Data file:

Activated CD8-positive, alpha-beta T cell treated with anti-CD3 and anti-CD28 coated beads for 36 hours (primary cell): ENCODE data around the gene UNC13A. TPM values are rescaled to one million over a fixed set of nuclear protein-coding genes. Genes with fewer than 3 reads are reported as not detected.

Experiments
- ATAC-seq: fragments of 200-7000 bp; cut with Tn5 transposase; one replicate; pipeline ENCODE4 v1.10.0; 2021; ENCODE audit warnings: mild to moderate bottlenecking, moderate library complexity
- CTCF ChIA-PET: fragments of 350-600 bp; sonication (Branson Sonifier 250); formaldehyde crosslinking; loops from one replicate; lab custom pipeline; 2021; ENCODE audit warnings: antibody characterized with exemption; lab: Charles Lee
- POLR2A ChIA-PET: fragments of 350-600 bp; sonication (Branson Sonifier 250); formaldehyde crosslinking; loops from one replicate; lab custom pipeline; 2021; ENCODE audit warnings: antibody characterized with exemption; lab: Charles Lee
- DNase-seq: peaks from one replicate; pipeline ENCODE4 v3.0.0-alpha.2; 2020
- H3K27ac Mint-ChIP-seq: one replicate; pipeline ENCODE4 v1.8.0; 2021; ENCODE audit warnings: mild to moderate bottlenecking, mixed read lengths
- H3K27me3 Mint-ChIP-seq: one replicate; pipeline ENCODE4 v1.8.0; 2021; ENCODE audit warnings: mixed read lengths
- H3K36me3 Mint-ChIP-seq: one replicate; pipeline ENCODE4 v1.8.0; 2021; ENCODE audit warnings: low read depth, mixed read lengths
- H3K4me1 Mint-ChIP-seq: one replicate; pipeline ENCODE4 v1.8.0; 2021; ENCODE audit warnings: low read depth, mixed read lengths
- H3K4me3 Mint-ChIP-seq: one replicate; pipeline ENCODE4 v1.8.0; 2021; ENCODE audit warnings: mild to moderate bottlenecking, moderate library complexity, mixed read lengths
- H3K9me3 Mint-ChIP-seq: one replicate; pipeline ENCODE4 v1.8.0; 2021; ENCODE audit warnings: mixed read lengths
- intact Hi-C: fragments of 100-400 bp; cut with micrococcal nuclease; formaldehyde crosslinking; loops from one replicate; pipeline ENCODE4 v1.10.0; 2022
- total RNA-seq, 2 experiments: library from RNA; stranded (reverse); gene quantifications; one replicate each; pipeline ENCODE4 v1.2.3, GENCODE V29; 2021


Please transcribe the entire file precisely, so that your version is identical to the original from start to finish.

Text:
Activated CD8-positive, alpha-beta T cell treated with anti-CD3 and anti-CD28 coated beads for 36 hours (primary cell): ENCODE data around the gene UNC13A. TPM values are rescaled to one million over a fixed set of nuclear protein-coding genes. Genes with fewer than 3 reads are reported as not detected.

Experiments
- ATAC-seq: fragments of 200-7000 bp; cut with Tn5 transposase; one replicate; pipeline ENCODE4 v1.10.0; 2021; ENCODE audit warnings: mild to moderate bottlenecking, moderate library complexity
- CTCF ChIA-PET: fragments of 350-600 bp; sonication (Branson Sonifier 250); formaldehyde crosslinking; loops from one replicate; lab custom pipeline; 2021; ENCODE audit warnings: antibody characterized with exemption; lab: Charles Lee
- POLR2A ChIA-PET: fragments of 350-600 bp; sonication (Branson Sonifier 250); formaldehyde crosslinking; loops from one replicate; lab custom pipeline; 2021; ENCODE audit warnings: antibody characterized with exemption; lab: Charles Lee
- DNase-seq: peaks from one replicate; pipeline ENCODE4 v3.0.0-alpha.2; 2020
- H3K27ac Mint-ChIP-seq: one replicate; pipeline ENCODE4 v1.8.0; 2021; ENCODE audit warnings: mild to moderate bottlenecking, mixed read lengths
- H3K27me3 Mint-ChIP-seq: one replicate; pipeline ENCODE4 v1.8.0; 2021; ENCODE audit warnings: mixed read lengths
- H3K36me3 Mint-ChIP-seq: one replicate; pipeline ENCODE4 v1.8.0; 2021; ENCODE audit warnings: low read depth, mixed read lengths
- H3K4me1 Mint-ChIP-seq: one replicate; pipeline ENCODE4 v1.8.0; 2021; ENCODE audit warnings: low read depth, mixed read lengths
- H3K4me3 Mint-ChIP-seq: one replicate; pipeline ENCODE4 v1.8.0; 2021; ENCODE audit warnings: mild to moderate bottlenecking, moderate library complexity, mixed read lengths
- H3K9me3 Mint-ChIP-seq: one replicate; pipeline ENCODE4 v1.8.0; 2021; ENCODE audit warnings: mixed read lengths
- intact Hi-C: fragments of 100-400 bp; cut with micrococcal nuclease; formaldehyde crosslinking; loops from one replicate; pipeline ENCODE4 v1.10.0; 2022
- total RNA-seq, 2 experiments: library from RNA; stranded (reverse); gene quantifications; one replicate each; pipeline ENCODE4 v1.2.3, GENCODE V29; 2021